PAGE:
Craft ACT Gallery One: 26 March to 2 May 2009
Surgical augmentation of the body presupposes a plastic surface conducive to design: the skin as subject to the cut and suture of composition. But this 'clinical' approach to cosmetic surgery would belie the severity of the intervention. There remains in contemporary culture a gap, a time-lag between the constitution of identity and the choice of the scalpel.
Tiffany Parbs' cosmetic explores just such a gap utilising the medium of jewellery. This new body of work problematises the surgical processes that would purport to erase dermatological traces of time and history. Parbs uses her own body to stretch the boundaries of what we know and understand as jewellery as well as skin. In the title piece cosmetic, a series of small stainless steel pins line the periphery of the eye and the mouth, recalling the preparatory cutting lines of the surgeon. These sombre signposts map the face as an aggregation of 'flaws' ripe for excision. 'Jewellery' in this scenario draws dangerously close to an unravelling of the skin - not because there is an antagonism inherent in these tiny implements but because figure and ground, before and after are here undecidable. Are these markings a precursor to an incision that will follow or are they already the result of a cosmetic embellishment? Fixed under the seal of photography, cosmetic suggests a topology of the skin akin to the endless, enfolded surface of the Möbius band1. The skin and its adornment become inter-implicated, challenging the 'before/after' chronology of invasive surgery.
This understanding of the skin as a complex enfolding of time and space is further reiterated in bake, where the word "RAW" has been burnt into the delicate region of the décolletage.2 bake appropriates the body as if it were a flat surface, using the skin as a photographic membrane and deliberately exposing it to the stain of the sun. Here adornment figures as a crafting of the self; 'jewellery' fashioned from the biological matter of the very skin which is its ground. Again it is the secondary mediation of the photograph (itself a type of 'skin'3), which so effectively re-marks the seamlessness of cosmetic processes. With bake we are forced to reconsider the permanency of surgery, the cultural impulse to nullify the complexity of time.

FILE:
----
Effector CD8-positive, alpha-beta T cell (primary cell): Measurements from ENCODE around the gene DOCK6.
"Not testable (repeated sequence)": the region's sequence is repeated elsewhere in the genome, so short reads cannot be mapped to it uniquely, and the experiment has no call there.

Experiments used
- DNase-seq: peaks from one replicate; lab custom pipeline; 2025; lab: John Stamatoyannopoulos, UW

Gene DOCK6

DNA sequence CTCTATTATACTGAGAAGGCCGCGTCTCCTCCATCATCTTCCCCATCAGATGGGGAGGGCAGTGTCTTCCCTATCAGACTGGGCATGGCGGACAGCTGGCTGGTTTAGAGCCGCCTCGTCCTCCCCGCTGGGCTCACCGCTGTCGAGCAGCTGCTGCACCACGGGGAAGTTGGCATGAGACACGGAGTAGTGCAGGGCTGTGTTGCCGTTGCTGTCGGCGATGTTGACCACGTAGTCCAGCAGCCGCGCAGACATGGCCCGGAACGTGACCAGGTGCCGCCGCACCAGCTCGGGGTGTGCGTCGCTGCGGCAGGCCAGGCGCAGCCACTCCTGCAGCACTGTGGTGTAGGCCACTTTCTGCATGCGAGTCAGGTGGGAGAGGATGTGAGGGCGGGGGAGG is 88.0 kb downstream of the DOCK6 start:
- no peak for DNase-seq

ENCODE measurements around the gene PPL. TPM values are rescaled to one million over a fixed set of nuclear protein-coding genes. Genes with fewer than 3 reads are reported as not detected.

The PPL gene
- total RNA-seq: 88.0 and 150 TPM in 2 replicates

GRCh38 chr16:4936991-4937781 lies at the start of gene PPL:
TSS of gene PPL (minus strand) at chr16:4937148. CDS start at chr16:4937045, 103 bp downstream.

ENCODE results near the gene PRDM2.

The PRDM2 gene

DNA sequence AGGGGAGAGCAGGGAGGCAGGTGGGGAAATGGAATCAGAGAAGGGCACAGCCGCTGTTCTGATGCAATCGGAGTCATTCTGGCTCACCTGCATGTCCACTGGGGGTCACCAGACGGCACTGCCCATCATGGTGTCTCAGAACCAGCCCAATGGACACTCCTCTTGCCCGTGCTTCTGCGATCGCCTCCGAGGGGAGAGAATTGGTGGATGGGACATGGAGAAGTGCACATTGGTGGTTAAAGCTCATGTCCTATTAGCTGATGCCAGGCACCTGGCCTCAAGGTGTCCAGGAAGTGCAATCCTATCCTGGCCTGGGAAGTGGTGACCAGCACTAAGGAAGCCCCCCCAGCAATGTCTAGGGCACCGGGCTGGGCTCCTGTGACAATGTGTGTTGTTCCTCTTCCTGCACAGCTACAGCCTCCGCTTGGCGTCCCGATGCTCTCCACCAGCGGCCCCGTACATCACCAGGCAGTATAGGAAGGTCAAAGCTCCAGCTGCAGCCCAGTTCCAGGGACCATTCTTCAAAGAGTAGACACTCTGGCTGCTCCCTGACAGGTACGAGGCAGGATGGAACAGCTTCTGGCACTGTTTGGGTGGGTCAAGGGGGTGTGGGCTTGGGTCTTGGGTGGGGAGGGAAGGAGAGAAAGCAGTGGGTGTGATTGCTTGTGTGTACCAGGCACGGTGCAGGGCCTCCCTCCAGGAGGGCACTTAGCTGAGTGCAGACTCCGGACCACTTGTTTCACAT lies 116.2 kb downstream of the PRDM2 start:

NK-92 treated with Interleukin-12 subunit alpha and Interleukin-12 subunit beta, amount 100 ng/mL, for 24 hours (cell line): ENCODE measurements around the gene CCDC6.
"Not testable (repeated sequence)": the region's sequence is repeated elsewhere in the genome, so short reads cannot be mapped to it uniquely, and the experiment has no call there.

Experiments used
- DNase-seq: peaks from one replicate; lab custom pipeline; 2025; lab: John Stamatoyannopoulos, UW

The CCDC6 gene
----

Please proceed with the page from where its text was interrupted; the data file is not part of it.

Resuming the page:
Rendered photographically, the work developed as part of cosmetic imbricates the conventions of jewellery with photography, marrying the material with the conceptual, the cultural with the political. Crucially, Parbs has developed a unique dialogue between craft methodologies, apt to amplify our relationship to the skin of our own bodies.
Nella Themelios 2008
Nella Themelios is the Curatorial Officer of Craft Victoria
1 Steven Connor, The Book of Skin (Ithaca: Cornell University Press, 2004) 36
2 This notion of 'enfolding' is derived from Connor (2004) 36-37
3 Connor (2004) 59
Through allegories of disconcerting adornment, artists such as Tiffany Parbs elucidate the futility of corporeal excessiveness. With a heightened awareness of exaggerated bodily forms, Parbs commits to unravelling the signifiers associated with cosmetic procedures. With its judicious interventions her exhibition cosmetic acts as a timely incisive excavation of the social body politic and its obsession with achieving evermore-rising standards of beauty and evermore-invasive methods of achieving them. Gone are the days of applying rouge in the hope of highlighting our beauty. Surgical developments seem to have emerged overnight. However the market acceptance of cosmetic surgery is the most extreme example of the struggle to find ways to sustain the illusion of youth. The fleeting beauty of a crinkling, twinkling eye has shifted to the rigid fixity achieved by fillers and injected poisons. From teeth bleaching, chemical peels and liposuction, there are smaller steps towards discarding the natural in favour of the manufactured. The natural is a misnomer in contemporary capitalist nations. So complex the intertwining of synthetic and biological, so untraceable and insidious our impact on the planet and other bodies that we indelibly alter substances just by being present. Historically, many cultures have employed progressive procedures that indelibly alter the notion of a natural body. The obsession with extending and transforming the limits of bodies is an intricate phenomenon. There is something sinister about bodily alterations that aim to turn back the clock. Yet we are all implicated in the encroaching fear of aging and death, if not by our own feelings, then by the shifting reactions of others to our surfaces. The emphasis on youth, the invisibility of senior members of society is perhaps the catalyst of the resort to cosmetic surgery. Rather than processing the pain and pressures of life, mixed emotions are sliced out, discarded with the precision of a scalpel. The fictionality of youth buffeted against buoyant saline implants. Is it really now the puckered, parched skin of us mere mortals that look increasingly abnormal next to the hyper-real plump skin we see in magazines and on red carpets? It says a lot about capitalist societies, that the erasure of traces of time and effect take precedence over the pursuit of wisdom and inner allure.